It’s become a recycled joke—the online comments section is the place where humanity goes to die.
Yet I always find myself lured to the comments of an online article, grossly curious, even though I know exactly what I’ll see: mansplaining galore, paragraphs of hastily Wikipedia-ed information regurgitated with the added touch of a superiority complex, or simply some classic name-calling. And somehow, someone always finds a way to bring up Marxism.
Reading comments like these can have the regrettable side effect of damaging perceptions of journalism itself. As much as I try, it’s harder to focus on an article when there’s a flame war blazing right underneath. It really is unfortunate, since community discussion should something positive.
On some occasions, I’ll actually glean meaningful information from comments that constructively qualify an article. The truth is that journalists are people and people are biased. What they don’t include in their articles says as much as what they do, and factors such as wording or tone can affect impartiality. Experienced readers can catch such subtleties, and alert other readers.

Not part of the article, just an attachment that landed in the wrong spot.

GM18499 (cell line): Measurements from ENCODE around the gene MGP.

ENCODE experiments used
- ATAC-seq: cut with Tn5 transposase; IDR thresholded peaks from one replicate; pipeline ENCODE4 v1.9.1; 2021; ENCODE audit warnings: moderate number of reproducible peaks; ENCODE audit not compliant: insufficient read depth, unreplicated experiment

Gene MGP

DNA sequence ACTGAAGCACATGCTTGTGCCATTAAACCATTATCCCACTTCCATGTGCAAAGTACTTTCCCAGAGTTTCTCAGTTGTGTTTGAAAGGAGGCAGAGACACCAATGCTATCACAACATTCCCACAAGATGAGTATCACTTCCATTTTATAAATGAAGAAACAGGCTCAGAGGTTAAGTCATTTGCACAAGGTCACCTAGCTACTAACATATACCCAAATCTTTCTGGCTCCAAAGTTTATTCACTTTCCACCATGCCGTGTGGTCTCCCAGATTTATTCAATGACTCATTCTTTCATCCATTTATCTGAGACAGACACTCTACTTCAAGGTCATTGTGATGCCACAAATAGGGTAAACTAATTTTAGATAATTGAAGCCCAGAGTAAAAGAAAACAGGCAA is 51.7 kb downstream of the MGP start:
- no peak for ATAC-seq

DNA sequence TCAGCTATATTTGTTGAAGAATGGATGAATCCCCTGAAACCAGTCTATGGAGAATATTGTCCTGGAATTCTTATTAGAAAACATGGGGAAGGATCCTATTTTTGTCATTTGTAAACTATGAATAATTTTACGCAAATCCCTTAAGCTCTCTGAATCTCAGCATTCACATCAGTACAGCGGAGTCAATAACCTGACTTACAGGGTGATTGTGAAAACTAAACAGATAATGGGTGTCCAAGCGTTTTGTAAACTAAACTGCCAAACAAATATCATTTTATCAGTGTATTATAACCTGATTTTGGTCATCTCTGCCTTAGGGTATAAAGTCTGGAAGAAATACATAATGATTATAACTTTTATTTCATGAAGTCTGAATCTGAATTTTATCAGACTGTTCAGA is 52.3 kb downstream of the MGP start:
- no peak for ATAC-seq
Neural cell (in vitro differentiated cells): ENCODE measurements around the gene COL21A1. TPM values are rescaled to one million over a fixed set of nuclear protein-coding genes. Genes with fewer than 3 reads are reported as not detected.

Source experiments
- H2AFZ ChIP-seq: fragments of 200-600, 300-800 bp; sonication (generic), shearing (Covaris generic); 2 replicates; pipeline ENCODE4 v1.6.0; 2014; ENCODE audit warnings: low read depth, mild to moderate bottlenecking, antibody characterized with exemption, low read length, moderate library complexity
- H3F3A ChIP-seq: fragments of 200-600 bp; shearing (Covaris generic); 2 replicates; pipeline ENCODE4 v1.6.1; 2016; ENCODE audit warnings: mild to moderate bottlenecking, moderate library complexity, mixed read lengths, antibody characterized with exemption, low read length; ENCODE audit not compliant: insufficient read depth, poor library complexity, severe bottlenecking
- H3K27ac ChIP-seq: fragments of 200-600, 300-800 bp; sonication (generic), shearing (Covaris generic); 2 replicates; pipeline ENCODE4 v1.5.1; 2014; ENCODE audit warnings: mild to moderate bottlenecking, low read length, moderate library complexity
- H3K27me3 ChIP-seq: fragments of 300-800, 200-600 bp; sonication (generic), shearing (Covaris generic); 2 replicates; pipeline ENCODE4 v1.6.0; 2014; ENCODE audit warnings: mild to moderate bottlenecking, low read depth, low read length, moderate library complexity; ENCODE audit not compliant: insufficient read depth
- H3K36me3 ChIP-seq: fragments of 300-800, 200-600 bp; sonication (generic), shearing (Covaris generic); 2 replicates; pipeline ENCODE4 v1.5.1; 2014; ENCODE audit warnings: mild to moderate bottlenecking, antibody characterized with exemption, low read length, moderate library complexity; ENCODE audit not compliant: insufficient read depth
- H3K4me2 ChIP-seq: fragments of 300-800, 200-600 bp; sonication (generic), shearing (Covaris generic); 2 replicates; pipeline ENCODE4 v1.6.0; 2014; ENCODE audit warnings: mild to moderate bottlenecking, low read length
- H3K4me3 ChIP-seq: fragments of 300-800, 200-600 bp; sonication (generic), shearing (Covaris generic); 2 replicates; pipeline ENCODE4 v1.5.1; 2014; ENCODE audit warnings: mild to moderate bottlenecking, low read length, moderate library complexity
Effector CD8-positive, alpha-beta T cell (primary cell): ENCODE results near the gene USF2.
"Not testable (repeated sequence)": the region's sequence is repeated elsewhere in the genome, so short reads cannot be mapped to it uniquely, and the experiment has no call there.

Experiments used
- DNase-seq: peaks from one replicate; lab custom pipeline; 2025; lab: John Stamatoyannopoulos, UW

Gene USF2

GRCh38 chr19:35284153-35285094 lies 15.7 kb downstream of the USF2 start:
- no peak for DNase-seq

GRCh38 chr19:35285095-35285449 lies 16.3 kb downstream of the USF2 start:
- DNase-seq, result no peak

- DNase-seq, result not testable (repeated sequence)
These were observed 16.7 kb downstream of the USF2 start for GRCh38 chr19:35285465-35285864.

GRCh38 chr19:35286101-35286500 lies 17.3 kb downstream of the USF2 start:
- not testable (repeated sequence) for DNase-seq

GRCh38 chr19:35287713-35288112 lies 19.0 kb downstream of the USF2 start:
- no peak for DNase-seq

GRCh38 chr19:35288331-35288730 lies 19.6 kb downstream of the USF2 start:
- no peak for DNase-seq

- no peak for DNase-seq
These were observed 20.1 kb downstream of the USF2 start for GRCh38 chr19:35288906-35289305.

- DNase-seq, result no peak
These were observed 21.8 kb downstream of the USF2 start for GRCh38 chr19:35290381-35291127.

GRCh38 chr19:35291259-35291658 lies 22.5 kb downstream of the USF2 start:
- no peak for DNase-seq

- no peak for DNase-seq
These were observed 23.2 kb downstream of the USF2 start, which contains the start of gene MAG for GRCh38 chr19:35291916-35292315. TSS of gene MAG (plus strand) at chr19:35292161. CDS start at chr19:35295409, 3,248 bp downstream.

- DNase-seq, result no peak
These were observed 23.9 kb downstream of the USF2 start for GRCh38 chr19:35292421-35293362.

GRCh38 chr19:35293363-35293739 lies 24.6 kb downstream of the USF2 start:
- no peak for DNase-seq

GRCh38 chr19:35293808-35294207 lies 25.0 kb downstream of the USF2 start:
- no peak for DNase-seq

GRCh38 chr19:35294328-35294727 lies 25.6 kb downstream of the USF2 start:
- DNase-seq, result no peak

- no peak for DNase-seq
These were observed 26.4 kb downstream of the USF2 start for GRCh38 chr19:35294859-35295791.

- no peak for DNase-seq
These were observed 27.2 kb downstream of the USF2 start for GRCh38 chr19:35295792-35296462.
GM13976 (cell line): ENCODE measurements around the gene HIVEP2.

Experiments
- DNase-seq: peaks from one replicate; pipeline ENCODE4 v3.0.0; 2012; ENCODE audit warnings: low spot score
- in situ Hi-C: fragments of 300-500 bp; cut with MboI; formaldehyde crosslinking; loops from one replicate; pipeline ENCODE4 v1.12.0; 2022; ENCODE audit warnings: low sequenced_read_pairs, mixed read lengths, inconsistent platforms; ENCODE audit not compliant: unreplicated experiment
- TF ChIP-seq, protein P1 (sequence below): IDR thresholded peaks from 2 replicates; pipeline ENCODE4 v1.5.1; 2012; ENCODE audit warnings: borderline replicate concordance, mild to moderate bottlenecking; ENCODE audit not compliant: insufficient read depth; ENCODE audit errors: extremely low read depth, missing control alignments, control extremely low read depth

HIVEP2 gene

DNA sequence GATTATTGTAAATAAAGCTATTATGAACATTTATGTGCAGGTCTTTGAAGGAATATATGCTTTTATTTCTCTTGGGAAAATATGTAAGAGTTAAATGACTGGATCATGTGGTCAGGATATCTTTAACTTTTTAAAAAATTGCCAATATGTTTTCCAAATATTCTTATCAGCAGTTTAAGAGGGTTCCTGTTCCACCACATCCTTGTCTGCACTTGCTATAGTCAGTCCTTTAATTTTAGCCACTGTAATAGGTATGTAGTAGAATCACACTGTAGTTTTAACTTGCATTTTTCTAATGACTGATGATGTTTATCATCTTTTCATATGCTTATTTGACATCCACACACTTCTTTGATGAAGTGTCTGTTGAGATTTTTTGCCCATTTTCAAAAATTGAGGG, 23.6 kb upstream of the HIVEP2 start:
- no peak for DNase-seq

So how do we reconcile these two extremes of online commenting? Some publications simply do away with the whole mess and turn off comments, but that feels counterintuitive to the very point of journalism. The upvote/downvote system relies on user votes to choose the most popular comments, but these are the same users that create the comments in the first place…
By far, my favorite system is a compromise. The comment section on this New York Times Opinion piece has three tabs: NYT Picks, Readers’ Picks, and All. NYT Picks highlights comments that are officially pre-reviewed for content and quality, and directs attention to genuine and diverse perspectives. But this still requires some unlucky staff member to sift through information dumps to pick the best comments. Not every publication has the resources or the patience.
Whatever the case, it is at least slightly comforting to realize that online trolls only reflect a fraction of the population. A small fraction that we can ultimately choose to ignore.